Whether using light or heavy weights, lifting as often as you possibly can develop muscle and strength. Researchers have determined that consistency is more important than the details of how the exercises are performed.
After examining the most common resistance training program variables such as the amount of weight lifted, how many times, and how often, kinesiologists have revealed that all types of resistance training are beneficial, which includes body-weight exercises like push-ups, lunges, and planks.
There are a multitude of combinations and factors to take into account when developing a weightlifting program for maximizing muscle and strength growth.
Which combination results in the best gains is a long-standing argument among strength and conditioning instructors as well as athletes.
For the study, 192 randomized, controlled studies were reviewed that involved a total of more than 5,000 individuals evenly divided between men and women.
The review is the end result of years of planning that collected and analyzed huge amounts of data which revolved around 3 main variables of resistance training: higher as opposed to lower loads, single as opposed to multiple sets, and frequency of training: whether 1, 2 or 3 (or more) sessions each week.
The majority of fitness experts believe that making use of the heaviest weights that are only able to be lifted 3 to 5 times is better for building strength while making use of weights that are able to be lifted 8 to 10 times is better for building muscle size.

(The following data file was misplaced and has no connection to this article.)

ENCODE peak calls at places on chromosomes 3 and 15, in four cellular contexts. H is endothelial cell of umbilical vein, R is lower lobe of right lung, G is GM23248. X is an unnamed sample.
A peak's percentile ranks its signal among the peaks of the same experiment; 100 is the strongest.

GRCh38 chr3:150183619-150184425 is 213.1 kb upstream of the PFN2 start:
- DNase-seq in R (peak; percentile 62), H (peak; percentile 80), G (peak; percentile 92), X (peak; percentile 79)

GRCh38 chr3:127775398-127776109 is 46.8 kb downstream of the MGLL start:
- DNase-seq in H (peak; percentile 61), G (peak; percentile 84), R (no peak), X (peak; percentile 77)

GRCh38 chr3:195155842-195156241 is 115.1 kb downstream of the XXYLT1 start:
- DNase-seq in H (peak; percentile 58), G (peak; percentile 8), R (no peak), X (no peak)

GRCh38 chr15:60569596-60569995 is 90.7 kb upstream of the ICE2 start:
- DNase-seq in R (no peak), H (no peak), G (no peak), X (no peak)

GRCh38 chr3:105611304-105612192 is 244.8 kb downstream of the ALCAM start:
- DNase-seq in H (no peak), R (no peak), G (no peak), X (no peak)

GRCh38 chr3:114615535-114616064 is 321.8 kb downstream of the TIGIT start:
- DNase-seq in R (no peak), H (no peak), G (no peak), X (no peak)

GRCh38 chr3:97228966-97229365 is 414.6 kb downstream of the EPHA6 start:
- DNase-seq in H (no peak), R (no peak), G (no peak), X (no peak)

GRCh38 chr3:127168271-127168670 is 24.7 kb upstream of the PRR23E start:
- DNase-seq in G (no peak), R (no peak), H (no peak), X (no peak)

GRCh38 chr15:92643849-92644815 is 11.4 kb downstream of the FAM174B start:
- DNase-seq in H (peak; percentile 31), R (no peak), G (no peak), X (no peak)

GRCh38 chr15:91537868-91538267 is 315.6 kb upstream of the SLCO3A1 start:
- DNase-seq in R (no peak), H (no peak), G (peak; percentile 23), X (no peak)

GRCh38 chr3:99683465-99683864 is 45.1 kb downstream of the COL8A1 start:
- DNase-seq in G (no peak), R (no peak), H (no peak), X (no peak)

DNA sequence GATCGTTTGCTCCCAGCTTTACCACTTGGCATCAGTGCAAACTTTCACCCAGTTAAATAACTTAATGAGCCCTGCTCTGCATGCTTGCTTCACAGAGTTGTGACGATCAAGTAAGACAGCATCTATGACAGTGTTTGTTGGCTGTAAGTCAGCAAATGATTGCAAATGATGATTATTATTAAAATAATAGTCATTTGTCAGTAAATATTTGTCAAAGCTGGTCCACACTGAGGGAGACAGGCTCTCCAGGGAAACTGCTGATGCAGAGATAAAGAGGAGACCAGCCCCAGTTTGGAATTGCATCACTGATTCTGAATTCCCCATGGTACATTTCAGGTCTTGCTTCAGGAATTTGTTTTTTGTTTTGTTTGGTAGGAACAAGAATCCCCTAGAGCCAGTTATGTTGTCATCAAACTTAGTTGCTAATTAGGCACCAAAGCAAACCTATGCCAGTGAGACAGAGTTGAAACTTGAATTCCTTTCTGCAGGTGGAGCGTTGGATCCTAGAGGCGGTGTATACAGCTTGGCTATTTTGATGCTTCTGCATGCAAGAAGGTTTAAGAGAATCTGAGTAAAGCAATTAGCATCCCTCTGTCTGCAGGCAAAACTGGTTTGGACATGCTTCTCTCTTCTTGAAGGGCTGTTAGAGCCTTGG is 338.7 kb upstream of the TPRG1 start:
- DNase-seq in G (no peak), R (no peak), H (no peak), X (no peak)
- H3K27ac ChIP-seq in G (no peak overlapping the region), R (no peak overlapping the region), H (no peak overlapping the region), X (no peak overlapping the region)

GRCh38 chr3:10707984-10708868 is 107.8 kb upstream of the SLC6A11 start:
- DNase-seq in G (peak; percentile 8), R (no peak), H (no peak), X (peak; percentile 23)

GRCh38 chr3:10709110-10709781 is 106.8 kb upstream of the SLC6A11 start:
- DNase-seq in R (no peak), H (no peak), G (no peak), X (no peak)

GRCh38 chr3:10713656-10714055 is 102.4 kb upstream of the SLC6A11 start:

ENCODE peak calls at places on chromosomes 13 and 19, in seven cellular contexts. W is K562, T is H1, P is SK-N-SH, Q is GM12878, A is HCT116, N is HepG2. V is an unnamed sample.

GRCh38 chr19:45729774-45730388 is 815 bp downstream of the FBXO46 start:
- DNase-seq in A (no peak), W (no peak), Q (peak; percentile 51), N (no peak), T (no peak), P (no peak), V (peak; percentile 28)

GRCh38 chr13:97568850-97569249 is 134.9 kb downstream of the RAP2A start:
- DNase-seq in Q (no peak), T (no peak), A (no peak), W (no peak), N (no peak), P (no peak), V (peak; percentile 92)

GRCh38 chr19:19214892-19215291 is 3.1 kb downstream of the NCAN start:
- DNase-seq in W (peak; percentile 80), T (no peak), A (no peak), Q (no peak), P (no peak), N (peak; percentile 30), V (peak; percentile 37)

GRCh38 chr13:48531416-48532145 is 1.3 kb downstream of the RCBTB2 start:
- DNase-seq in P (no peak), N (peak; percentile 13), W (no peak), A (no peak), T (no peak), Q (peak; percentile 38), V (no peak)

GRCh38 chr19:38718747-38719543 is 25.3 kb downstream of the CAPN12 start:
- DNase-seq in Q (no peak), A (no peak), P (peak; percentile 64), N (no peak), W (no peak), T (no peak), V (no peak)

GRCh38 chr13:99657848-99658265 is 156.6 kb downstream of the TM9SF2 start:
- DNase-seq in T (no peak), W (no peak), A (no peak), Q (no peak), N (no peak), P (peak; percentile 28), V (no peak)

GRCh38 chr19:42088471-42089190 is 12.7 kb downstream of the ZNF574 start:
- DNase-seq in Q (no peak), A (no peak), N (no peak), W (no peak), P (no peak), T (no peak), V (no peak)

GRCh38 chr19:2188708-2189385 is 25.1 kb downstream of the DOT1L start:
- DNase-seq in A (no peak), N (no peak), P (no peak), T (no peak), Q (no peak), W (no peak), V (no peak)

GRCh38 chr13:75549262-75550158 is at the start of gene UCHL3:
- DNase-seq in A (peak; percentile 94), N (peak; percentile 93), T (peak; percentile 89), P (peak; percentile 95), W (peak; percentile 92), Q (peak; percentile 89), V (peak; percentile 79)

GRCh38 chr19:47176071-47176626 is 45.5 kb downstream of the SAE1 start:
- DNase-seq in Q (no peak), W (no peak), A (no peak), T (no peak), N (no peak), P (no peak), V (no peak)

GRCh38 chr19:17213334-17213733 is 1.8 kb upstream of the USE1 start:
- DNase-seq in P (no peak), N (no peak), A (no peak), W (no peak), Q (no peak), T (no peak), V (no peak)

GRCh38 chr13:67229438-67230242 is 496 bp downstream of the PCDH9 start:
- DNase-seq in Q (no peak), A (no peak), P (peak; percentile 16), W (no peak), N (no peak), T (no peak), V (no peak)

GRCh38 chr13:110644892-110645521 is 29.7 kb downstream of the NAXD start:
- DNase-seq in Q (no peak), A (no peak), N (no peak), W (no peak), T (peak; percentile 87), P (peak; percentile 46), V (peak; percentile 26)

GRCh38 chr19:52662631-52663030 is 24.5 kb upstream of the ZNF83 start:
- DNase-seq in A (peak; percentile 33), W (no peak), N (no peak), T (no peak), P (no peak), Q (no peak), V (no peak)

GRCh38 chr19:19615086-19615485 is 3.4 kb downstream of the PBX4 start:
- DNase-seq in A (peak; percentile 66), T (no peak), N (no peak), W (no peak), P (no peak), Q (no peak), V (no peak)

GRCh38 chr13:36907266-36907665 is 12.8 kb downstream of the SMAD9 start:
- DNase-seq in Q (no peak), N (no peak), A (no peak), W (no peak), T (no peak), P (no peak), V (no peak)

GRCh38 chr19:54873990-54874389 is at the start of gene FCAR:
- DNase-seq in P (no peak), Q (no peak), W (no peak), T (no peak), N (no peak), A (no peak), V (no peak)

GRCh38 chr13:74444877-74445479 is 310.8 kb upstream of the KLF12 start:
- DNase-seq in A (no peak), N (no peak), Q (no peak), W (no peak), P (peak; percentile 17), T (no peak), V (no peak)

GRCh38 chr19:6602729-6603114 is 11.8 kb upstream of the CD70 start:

According to researchers’ original research, they spent the last 10 years or more resisting the notion that the only option is heavier weights.
The researchers have published several studies that show the possibility of significant gains when lighter weights are lifted until the point of exhaustion, meaning 20 – 30 reps, and even more.
In this extensive review of research on the topic, it was found that heavier weights lifted are most effective for maximizing muscle strength, while less importance on weight lifted with more reps best for maximizing muscle size.
The results found that every resistance training program ended in muscle mass and strength gains. Complicated programs are adequate but unnecessary for gaining muscle and strength. Simple programs are effective enough, and the most significant result is that any weightlifting program is beneficial. Get assistance if not sure where to start and how to progress, but it doesn’t have to be complex.
The analysis is encouraging news for anyone, irrespective of age, interested in maintaining more muscle and gaining strength, which are important for optimizing metabolism, maximizing mobility, and preventing injury.
The most challenging obstacle is consistency. Once a consistent routine is in place, then all of the other subtle nuances can be experimented with, but the analysis plainly shows that many supposedly important variables just aren’t that necessary for the vast majority of individuals.
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